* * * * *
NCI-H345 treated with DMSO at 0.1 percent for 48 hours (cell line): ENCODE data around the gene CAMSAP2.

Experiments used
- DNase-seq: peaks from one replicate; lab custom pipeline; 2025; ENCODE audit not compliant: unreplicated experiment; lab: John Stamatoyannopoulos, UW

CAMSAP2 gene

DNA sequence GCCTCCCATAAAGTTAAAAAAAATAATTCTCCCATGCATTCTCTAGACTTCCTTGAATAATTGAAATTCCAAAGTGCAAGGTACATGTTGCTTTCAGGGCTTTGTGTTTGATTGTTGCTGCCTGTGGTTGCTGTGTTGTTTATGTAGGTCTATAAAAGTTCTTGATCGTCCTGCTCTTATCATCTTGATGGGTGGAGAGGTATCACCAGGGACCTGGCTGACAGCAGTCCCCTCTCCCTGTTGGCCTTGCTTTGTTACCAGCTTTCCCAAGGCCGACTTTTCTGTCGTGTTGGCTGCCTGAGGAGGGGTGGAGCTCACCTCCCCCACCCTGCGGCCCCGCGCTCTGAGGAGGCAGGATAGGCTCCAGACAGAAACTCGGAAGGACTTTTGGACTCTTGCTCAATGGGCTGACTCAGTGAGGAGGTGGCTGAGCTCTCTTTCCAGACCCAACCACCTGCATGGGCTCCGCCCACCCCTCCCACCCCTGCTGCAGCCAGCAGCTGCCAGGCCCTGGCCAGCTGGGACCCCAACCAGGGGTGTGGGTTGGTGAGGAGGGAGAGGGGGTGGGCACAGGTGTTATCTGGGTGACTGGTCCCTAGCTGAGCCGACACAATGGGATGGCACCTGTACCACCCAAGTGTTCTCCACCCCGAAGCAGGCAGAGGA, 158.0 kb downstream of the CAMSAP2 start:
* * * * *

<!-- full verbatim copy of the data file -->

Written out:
NCI-H345 treated with DMSO at 0.1 percent for 48 hours (cell line): ENCODE data around the gene CAMSAP2.

Experiments used
- DNase-seq: peaks from one replicate; lab custom pipeline; 2025; ENCODE audit not compliant: unreplicated experiment; lab: John Stamatoyannopoulos, UW

CAMSAP2 gene

DNA sequence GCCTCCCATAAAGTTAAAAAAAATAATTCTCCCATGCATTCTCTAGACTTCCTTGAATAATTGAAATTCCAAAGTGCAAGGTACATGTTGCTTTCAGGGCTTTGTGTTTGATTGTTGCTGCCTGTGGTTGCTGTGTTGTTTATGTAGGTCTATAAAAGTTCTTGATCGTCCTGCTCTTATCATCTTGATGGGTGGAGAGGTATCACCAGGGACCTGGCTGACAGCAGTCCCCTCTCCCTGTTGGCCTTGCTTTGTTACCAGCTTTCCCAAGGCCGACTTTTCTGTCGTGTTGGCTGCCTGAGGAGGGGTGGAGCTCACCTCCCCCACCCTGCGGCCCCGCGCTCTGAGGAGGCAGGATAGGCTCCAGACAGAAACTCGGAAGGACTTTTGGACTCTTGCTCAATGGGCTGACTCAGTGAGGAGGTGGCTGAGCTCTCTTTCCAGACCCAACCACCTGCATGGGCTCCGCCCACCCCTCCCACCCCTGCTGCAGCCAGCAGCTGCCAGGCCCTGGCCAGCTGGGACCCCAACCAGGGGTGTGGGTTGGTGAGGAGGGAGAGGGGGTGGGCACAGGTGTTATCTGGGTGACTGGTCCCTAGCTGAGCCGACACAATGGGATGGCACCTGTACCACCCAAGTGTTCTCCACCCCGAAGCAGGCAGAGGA, 158.0 kb downstream of the CAMSAP2 start: